The Dangers of Football – Is it Worth It?

Dylan Vanek, Front and Backpage Editor

Around 1.1 million high school students every year chose to partake in American football, according to USA Today. Among all the sports available to high schoolers across the United States, football is one of the most popular sports in the country.

But football has been causing many brain problems among youth, leading to decreased performance in school and memory loss. Amid the severe brain injuries football players are experiencing, some people are asking themselves if football should be a sport offered in high schools anymore. I think that football should be removed as a high school sport across the country because of the high risk of brain injury and the effect it has on students’ academic performances.

A recent study conducted by the Journal of American Medical Association found that in “202 brains of deceased football players across all levels, nearly 88 percent of all the brains had chronic traumatic encephalopathy.”

Chronic traumatic encephalopathy is a degenerative brain disease known to be caused by repetitive brain trauma that many football players experience.

Chronic traumatic encephalopathy causes several health issues such as memory loss, confusion and impaired judgement. All of these risks do not benefit high school students’ academic performance at all. Instead of providing a fun environment for students to become fit and participate in competition, football damages students’ brains.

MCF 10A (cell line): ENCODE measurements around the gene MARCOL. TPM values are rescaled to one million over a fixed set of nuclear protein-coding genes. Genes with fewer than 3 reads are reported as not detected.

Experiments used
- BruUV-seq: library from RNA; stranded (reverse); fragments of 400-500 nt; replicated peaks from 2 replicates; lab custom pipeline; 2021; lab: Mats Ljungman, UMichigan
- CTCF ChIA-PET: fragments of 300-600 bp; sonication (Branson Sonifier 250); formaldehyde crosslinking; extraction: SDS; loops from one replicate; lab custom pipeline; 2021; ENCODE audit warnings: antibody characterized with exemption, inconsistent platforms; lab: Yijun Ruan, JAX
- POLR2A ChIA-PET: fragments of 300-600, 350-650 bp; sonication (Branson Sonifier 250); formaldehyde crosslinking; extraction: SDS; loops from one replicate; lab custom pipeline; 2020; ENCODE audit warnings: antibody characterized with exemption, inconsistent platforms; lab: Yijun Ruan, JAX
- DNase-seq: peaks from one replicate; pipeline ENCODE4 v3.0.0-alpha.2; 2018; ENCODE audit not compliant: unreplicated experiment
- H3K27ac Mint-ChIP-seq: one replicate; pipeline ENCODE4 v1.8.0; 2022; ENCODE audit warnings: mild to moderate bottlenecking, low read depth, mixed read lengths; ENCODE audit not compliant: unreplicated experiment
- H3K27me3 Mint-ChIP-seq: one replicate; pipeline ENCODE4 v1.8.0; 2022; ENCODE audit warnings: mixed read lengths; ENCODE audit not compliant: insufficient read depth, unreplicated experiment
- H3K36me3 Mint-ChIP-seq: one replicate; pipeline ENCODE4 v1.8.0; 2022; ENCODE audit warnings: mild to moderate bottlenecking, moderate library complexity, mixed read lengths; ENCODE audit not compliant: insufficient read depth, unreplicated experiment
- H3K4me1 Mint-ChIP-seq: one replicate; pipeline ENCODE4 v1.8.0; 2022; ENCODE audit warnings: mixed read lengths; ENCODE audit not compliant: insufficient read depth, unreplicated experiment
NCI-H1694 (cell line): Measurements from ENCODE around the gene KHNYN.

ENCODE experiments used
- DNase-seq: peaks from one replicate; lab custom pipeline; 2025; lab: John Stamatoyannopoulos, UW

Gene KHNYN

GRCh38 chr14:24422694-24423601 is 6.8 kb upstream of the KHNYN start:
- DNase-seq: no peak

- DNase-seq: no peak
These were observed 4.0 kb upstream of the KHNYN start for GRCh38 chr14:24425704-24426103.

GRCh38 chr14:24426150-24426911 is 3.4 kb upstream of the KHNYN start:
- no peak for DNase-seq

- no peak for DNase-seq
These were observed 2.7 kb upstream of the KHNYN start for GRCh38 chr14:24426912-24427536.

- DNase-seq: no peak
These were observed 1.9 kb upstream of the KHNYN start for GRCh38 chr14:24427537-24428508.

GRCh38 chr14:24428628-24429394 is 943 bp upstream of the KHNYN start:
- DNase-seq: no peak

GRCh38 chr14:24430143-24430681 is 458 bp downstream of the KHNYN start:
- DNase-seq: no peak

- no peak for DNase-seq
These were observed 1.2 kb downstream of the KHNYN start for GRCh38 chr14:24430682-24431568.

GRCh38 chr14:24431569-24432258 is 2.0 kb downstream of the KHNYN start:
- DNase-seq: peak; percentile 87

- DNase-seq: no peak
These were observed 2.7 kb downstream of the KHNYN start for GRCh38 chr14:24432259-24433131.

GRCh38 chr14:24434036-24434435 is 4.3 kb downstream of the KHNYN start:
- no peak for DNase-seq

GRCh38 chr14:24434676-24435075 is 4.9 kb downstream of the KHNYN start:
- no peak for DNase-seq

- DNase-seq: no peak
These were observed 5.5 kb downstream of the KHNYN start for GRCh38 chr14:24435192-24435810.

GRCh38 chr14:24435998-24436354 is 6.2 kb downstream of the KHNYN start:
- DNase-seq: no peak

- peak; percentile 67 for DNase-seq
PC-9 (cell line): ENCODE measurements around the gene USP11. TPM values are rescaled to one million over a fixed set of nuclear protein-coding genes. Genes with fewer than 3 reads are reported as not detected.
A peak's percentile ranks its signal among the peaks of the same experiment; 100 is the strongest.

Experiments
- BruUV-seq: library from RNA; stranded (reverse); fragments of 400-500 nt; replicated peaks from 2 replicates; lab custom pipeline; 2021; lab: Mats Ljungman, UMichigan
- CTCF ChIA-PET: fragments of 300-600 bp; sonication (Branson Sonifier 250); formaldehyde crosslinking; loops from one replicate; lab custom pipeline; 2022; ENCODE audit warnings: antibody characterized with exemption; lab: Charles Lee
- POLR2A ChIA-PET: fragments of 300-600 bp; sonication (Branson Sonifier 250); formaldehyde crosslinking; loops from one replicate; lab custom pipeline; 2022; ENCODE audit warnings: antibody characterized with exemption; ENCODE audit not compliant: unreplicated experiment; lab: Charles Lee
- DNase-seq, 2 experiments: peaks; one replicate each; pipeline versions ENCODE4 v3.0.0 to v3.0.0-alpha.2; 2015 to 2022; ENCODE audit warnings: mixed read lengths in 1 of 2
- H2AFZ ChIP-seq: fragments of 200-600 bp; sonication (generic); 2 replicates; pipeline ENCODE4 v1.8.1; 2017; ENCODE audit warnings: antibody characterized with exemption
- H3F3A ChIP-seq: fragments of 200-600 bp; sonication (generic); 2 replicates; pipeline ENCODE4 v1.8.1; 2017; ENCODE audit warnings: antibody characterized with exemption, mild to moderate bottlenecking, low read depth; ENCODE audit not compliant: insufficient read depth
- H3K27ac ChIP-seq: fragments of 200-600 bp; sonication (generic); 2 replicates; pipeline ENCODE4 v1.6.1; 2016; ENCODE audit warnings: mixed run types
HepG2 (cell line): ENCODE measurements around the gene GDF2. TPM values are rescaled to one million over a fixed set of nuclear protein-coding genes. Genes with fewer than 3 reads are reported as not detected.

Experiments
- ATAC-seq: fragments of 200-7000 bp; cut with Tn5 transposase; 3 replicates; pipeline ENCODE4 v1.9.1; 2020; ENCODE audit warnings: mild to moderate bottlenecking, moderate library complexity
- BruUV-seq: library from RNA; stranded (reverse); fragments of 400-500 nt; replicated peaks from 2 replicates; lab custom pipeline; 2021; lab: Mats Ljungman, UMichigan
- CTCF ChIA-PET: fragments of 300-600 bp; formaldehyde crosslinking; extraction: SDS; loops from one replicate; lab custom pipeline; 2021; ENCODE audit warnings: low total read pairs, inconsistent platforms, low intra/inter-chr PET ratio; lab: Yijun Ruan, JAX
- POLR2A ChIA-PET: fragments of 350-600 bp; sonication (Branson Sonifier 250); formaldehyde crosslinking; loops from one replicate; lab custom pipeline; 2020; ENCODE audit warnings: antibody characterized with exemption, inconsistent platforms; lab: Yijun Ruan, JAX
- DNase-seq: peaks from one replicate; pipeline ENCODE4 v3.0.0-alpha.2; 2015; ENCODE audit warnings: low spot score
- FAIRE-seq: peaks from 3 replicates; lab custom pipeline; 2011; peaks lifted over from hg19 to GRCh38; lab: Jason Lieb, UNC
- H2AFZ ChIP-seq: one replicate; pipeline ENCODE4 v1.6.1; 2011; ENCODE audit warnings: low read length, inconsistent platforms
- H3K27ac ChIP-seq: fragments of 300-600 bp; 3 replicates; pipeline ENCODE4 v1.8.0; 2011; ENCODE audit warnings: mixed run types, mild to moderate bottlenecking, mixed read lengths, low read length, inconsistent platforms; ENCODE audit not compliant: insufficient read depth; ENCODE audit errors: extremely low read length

Students do not have fully developed prefrontal cortexes until they are 25 years old magnifying the consequences of brain damage in the future. The dangers and perils of the sport are well documented using strong evidence and research conducted by several physicians, yet we continue to let students risk permanent brain damage by allowing them to play high school football.

Research done by Atlanta Journal-Constitution found that the average high school football player scored 220 points lower on the SATs than the average high school student.

Some people would argue that students need to play football in high school in order to get college scholarships, and pretty much all NFL players began playing in high school. However, there are 23 NCAA sports, and all of them offer potential scholarships to prospective high school applicants. Football is not the only option, and since there are other less harmful options, students should pursue those instead.

The considerable evidence that suggests high school football decreases students’ ability to perform in academic situations does not deter schools from offering it as a sport. Yet, I firmly believe that high school football is damaging students’ brains and should be removed from the list of sports offered at high schools.